Oil Drilling Collapse: More Shoes To Drop

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Includes: BNO, DBO, DNO, DTO, DWTI, OIL, OLEM, OLO, SCO, SZO, UCO, USL, USO, UWTI
by: Bill Conerly

The collapse of oil drilling in recent months will have repercussions in a broader swath of the economy. For example, steel shipments have yet to reflect the new reality. Look for other regions and sectors to feel some collateral damage in the months to come. That said, the effect on the overall economy of cheap oil is still positive, but not without some real losers amongst the winners.

I was struck by how much the steel industry correlates with oil rigs. Steel production goes to other sectors, but oil looks pretty significant. Some of what we see in the chart may be false correlation, as when conditions which cause high oil drilling activity - a strong economy - also lead to steel usage in construction and appliance manufacturing. Nonetheless, oil drilling is a big factor in steel demand, albeit not the only factor.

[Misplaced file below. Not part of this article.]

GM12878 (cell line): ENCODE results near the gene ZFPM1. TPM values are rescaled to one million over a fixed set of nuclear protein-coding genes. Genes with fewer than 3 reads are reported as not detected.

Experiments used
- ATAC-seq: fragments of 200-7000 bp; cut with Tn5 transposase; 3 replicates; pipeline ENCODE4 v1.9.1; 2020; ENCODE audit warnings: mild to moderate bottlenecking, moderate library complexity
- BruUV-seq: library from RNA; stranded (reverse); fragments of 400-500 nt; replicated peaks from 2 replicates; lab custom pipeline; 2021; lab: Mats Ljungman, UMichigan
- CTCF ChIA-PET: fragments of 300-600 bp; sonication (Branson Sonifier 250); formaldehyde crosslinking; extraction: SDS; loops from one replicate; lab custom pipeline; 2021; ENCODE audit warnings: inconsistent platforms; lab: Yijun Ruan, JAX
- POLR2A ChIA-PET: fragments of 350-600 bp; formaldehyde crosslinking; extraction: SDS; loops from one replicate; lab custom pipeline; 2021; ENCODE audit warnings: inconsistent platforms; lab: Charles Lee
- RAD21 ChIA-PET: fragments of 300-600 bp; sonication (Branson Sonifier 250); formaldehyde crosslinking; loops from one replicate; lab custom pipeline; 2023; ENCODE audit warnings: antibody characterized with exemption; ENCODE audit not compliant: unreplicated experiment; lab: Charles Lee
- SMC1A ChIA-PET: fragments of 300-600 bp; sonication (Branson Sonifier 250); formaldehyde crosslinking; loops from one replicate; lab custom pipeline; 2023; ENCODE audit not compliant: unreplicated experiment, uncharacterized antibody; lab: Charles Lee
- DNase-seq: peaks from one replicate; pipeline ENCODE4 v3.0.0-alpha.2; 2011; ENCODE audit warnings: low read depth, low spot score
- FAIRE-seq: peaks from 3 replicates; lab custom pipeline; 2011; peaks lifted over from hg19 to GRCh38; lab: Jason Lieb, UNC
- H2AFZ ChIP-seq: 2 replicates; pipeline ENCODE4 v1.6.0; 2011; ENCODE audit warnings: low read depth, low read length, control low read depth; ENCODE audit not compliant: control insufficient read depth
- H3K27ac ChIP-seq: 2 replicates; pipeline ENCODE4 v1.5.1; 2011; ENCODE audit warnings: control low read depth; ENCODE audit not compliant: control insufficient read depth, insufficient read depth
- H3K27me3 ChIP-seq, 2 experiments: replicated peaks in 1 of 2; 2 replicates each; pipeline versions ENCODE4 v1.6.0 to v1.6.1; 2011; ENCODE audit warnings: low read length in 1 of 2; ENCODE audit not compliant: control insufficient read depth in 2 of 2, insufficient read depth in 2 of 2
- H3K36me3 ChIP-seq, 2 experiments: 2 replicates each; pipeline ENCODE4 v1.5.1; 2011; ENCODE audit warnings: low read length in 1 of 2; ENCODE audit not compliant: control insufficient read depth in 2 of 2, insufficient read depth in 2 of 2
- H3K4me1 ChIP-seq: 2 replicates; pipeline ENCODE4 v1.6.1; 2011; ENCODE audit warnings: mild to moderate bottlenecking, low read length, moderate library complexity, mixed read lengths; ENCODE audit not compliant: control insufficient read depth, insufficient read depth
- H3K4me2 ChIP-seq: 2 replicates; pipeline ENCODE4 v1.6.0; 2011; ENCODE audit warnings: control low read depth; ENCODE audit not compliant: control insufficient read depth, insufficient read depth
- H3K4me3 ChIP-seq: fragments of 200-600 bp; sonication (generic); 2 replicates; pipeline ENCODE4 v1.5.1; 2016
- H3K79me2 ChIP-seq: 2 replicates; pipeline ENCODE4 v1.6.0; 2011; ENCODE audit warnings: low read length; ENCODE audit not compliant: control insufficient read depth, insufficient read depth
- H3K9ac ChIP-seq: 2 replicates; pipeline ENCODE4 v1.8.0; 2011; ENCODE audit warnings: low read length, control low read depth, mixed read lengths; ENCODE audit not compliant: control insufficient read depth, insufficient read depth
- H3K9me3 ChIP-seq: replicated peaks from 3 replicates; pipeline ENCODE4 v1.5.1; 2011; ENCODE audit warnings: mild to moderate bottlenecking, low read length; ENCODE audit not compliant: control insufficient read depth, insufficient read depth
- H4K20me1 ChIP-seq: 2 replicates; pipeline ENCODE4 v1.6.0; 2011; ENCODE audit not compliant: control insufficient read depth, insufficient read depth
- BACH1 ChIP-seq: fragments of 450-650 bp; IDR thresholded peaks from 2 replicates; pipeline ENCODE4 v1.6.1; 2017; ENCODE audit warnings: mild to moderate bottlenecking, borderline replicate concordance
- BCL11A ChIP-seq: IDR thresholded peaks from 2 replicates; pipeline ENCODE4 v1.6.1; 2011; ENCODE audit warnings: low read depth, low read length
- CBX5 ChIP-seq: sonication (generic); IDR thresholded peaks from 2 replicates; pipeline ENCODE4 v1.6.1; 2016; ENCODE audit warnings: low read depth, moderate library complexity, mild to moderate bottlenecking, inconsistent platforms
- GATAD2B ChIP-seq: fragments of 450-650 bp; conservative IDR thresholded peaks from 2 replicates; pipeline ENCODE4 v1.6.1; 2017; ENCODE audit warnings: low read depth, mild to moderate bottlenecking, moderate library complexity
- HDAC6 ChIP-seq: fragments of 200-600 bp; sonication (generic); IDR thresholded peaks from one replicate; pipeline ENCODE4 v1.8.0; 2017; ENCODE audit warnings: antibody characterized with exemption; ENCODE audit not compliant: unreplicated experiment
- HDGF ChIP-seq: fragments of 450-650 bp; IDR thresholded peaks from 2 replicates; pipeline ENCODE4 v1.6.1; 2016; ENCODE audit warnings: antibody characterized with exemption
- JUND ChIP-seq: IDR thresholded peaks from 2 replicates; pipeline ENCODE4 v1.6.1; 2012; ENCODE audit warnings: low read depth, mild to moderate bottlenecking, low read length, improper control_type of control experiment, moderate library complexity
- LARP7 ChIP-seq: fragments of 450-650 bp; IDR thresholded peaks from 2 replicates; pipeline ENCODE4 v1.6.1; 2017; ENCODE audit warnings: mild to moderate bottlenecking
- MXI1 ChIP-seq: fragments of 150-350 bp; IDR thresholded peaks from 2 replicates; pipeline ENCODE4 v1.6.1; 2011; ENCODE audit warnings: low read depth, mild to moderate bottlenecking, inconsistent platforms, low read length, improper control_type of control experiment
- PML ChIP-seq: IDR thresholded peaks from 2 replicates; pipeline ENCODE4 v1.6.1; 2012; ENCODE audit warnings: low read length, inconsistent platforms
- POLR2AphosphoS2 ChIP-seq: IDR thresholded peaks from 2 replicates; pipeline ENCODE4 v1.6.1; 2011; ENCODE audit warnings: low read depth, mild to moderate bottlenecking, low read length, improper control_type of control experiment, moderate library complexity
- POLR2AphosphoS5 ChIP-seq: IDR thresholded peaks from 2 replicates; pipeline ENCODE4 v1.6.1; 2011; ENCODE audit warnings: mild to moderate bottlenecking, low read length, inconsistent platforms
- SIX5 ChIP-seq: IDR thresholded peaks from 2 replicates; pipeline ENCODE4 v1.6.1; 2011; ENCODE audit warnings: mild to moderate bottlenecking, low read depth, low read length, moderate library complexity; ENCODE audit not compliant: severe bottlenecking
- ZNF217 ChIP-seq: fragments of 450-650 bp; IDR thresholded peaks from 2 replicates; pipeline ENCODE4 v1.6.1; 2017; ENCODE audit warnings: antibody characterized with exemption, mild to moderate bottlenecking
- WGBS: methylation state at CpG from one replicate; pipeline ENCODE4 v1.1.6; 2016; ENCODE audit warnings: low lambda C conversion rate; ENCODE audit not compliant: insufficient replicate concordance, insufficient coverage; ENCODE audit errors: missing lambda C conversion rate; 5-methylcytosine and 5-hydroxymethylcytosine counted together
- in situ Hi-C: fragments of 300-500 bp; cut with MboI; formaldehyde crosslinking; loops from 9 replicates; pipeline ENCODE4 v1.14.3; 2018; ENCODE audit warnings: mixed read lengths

The chart on the left shows a long-term picture, with steel data through February and rig count through March. To focus in on the last few years, the chart on the right starts in 2011. It's clear that steel shipments have not reacted to the oil drilling fall - yet. Look for that to happen in the coming months.

We've already seen stories of laid-off drilling rig workers, with service employment in the oil patch starting to drop. Economic damage will spread outward. The offsetting benefits from consumer spending will be stronger, but more diffused. There will be few specific sectors that will show dramatic improvement, but all parts of discretionary consumer spending will benefit a little. Once again, the gains will be stronger than the losses, but the losses will continue and be highly visible.